It seems like there's never a dull moment for Tesla(NASDAQ: TSLA) shareholders. November was certainly an active month for the company and the stock. Investors were rewarded as Tesla stock gained 19.5% for the month, according to data provided by S&P Global Market Intelligence.
Part of the reason for the gains was the long-awaited rollout of Tesla's unique Cybertruck. The company promised to start deliveries of its newest electric vehicle (EV) offering, and it held the official launch event for the product.
But there were other reasons for the stock's advance, too.
Tailwinds from several directions
News directly related to the company was also aided by macroeconomic tailwinds last month. Markets in general rose as investors believe the Federal Reserve's rising interest rate cycle may be coming to an end. Tesla CEO Elon Musk called out those higher rates in the company's third-quarter conference call in October as a reason for a slowdown in demand for EVs.
Musk said consumers simply can't afford to buy new cars "if interest rates remain high or if they go even higher." So the growing feeling that the Fed's rate increases have peaked had investors jumping back into growth stocks like Tesla.
In addition to that tailwind, Tesla announced a deal to sell its vehicle charging equipment to a second customer. The first report that Tesla was directly selling its charging hardware to a third party came in October in a $100 million deal with energy company BP.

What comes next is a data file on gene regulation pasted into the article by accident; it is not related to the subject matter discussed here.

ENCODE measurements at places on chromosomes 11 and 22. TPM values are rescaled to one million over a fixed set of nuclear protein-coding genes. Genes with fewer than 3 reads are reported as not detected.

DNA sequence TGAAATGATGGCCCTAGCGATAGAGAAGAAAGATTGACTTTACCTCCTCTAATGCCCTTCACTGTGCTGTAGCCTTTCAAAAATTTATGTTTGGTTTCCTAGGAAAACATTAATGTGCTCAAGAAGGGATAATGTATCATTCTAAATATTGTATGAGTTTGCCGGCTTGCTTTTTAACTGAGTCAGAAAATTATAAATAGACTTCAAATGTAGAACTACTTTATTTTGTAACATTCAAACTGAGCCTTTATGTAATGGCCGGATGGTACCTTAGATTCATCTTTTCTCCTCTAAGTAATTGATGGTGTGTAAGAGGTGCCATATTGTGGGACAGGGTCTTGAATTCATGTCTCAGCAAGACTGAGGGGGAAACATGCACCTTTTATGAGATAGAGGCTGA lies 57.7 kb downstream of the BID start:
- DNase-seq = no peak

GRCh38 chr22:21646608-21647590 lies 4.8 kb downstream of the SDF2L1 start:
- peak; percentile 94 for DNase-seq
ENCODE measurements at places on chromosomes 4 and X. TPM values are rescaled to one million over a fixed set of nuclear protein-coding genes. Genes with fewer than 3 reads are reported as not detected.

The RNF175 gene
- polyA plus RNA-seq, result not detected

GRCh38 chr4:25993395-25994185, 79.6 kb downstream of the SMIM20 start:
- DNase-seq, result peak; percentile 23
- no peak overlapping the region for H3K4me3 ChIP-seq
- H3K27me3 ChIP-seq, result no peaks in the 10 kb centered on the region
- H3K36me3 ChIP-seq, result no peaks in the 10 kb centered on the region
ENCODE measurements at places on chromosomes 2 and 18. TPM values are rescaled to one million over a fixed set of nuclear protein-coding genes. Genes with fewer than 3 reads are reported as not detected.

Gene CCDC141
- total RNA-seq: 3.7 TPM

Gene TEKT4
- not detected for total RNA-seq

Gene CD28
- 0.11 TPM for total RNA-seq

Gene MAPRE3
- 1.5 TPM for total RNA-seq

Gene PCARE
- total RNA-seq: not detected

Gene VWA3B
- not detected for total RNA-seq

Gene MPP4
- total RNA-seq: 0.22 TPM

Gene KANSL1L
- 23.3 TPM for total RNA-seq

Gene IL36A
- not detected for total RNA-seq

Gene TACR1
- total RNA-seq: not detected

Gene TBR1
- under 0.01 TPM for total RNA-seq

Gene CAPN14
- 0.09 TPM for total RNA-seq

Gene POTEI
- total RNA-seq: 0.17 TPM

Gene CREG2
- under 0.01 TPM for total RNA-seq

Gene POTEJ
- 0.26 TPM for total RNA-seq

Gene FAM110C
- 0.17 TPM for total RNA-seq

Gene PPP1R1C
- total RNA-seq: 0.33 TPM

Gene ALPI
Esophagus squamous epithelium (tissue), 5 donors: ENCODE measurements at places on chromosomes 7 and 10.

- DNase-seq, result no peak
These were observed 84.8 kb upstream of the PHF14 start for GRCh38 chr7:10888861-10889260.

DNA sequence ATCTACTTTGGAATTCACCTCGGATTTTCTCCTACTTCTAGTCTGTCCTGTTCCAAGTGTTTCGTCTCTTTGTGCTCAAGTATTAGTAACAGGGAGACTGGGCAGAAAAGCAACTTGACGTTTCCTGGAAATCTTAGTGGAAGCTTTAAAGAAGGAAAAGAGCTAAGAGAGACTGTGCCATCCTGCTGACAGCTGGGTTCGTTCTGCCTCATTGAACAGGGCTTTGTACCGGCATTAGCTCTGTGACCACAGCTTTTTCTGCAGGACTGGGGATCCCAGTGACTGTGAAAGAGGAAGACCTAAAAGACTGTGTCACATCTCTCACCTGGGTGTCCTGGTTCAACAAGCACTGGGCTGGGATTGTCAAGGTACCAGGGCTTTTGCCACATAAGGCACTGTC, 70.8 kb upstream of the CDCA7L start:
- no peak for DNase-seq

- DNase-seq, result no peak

But it was the Cybertruck that brought the most excitement last month since investors have been waiting for it since it was unveiled in November 2019. Its specifications are now official, with a price tag as high as about $100,000 for its high-end version, the CyberBeast. That trim has an estimated battery range of 320 miles. The all-wheel-drive version will cost an estimated $80,000 with a range of 340 miles. The base model -- which won't be available until 2025 -- will cost about $61,000 with a 250-mile battery range.
The party might be over for now
Now that Cybertruck sales have begun, investors will be looking at the other tailwinds for near-term gains. The truck will likely not have a meaningful impact on Tesla's earnings even next year as less than 100,000 are expected to be sold in 2024.
But Musk himself may have disrupted any other tailwinds for Tesla stock. In a candid public interview he did at the 2023 DealBook Summit in New York on Nov. 29, Musk discussed problems with losing advertisers at his social media company X (formerly Twitter). He presented a potential path for that company to end up in bankruptcy.
The problem for Tesla shareholders is that Musk may want to sell Tesla stock to help prevent his social media company from folding. Additionally, he has debt owed to banks from when he purchased Twitter. If the company can't turn a profit to help cover that debt, it's very possible that Musk will unload Tesla shares to pay it.
That doesn't mean that Tesla won't still be a good investment in the long run. But Tesla's growth should be considered more of a marathon than a sprint. And with potential stock sales from Musk in the nearer term, the stock may be giving back some of those November gains before it goes higher.
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